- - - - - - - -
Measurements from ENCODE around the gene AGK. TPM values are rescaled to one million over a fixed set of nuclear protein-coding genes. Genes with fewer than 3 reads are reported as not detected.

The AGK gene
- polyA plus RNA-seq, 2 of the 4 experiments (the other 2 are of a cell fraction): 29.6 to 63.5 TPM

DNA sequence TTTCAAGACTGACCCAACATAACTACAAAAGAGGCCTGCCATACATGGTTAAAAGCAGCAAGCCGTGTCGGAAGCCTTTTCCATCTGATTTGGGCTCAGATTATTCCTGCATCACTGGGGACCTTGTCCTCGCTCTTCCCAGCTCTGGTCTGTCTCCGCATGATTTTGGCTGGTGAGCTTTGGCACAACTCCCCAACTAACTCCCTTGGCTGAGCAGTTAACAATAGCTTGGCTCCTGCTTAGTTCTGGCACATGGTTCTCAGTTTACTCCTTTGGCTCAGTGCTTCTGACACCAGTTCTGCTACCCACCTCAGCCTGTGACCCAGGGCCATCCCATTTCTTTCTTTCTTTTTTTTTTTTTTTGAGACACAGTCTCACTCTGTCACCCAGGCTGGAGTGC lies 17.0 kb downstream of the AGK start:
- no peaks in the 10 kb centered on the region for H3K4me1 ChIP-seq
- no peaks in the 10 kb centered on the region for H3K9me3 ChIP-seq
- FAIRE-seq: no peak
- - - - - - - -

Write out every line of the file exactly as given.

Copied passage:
Measurements from ENCODE around the gene AGK. TPM values are rescaled to one million over a fixed set of nuclear protein-coding genes. Genes with fewer than 3 reads are reported as not detected.

The AGK gene
- polyA plus RNA-seq, 2 of the 4 experiments (the other 2 are of a cell fraction): 29.6 to 63.5 TPM

DNA sequence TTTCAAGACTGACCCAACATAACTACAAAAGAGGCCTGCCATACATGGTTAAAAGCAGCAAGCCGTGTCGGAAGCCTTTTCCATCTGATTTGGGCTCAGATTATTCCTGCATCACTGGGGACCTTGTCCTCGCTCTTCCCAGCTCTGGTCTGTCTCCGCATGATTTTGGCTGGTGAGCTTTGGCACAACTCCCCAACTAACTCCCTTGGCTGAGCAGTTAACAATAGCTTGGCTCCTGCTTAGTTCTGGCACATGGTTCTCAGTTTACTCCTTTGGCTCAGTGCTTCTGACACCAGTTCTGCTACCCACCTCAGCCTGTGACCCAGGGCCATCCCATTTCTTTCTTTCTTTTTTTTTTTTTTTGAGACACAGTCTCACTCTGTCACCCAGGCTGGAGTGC lies 17.0 kb downstream of the AGK start:
- no peaks in the 10 kb centered on the region for H3K4me1 ChIP-seq
- no peaks in the 10 kb centered on the region for H3K9me3 ChIP-seq
- FAIRE-seq: no peak